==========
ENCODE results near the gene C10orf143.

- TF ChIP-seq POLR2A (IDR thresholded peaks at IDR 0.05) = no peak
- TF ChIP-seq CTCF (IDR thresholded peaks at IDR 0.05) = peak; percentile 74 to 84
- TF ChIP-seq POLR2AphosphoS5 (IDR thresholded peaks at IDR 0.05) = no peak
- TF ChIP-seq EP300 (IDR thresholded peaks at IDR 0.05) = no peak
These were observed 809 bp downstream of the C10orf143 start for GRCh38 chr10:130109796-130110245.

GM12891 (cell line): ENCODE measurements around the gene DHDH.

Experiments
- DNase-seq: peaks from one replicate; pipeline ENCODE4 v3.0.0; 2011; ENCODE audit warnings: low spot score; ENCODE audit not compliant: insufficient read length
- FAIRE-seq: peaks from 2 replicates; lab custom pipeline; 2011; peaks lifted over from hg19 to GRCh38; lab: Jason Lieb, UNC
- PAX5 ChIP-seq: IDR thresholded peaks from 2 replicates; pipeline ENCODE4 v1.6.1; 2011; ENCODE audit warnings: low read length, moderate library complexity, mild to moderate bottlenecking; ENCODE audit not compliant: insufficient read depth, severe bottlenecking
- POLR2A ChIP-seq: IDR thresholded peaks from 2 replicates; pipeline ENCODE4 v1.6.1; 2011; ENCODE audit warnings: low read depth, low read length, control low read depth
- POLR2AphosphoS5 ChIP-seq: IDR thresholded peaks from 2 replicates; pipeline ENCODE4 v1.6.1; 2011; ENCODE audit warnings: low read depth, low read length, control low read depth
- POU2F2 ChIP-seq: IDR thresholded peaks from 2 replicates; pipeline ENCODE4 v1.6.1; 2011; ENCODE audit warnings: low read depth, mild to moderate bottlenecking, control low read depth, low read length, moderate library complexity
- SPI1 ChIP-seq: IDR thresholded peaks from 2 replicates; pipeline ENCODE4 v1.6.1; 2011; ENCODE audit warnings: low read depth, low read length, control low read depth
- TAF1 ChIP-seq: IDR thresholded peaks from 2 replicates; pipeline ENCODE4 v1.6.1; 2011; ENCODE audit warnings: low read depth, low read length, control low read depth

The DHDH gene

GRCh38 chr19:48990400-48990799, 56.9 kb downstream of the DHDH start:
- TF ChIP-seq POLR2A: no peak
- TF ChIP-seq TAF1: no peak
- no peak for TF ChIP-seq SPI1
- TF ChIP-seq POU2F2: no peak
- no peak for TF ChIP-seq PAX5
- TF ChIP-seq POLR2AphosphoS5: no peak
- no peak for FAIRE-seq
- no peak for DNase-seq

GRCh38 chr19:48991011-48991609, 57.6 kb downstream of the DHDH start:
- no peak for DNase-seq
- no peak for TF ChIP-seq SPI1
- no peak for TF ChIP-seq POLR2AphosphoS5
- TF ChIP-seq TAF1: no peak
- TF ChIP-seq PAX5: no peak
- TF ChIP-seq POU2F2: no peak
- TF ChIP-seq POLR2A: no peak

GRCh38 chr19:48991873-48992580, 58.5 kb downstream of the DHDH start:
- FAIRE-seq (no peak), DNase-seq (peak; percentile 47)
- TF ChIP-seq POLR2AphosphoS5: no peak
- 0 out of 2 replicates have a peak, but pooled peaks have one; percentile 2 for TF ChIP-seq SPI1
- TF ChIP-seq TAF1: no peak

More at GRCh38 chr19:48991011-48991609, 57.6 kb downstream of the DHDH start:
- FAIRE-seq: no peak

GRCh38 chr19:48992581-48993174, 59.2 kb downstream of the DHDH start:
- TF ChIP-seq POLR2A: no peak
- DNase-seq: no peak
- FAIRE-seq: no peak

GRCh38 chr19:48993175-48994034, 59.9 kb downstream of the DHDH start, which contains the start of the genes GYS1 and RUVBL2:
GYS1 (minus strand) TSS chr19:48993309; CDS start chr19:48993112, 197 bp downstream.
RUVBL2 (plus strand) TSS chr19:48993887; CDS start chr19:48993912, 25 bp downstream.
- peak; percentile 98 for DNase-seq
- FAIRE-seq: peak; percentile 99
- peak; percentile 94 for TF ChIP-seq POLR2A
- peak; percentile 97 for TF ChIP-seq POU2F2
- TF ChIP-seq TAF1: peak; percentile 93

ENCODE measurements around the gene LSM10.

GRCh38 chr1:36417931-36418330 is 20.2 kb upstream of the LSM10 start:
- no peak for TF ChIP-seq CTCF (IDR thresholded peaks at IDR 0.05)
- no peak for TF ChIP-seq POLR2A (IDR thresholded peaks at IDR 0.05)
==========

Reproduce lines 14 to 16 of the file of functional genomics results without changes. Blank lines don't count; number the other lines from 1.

- POU2F2 ChIP-seq: IDR thresholded peaks from 2 replicates; pipeline ENCODE4 v1.6.1; 2011; ENCODE audit warnings: low read depth, mild to moderate bottlenecking, control low read depth, low read length, moderate library complexity
- SPI1 ChIP-seq: IDR thresholded peaks from 2 replicates; pipeline ENCODE4 v1.6.1; 2011; ENCODE audit warnings: low read depth, low read length, control low read depth
- TAF1 ChIP-seq: IDR thresholded peaks from 2 replicates; pipeline ENCODE4 v1.6.1; 2011; ENCODE audit warnings: low read depth, low read length, control low read depth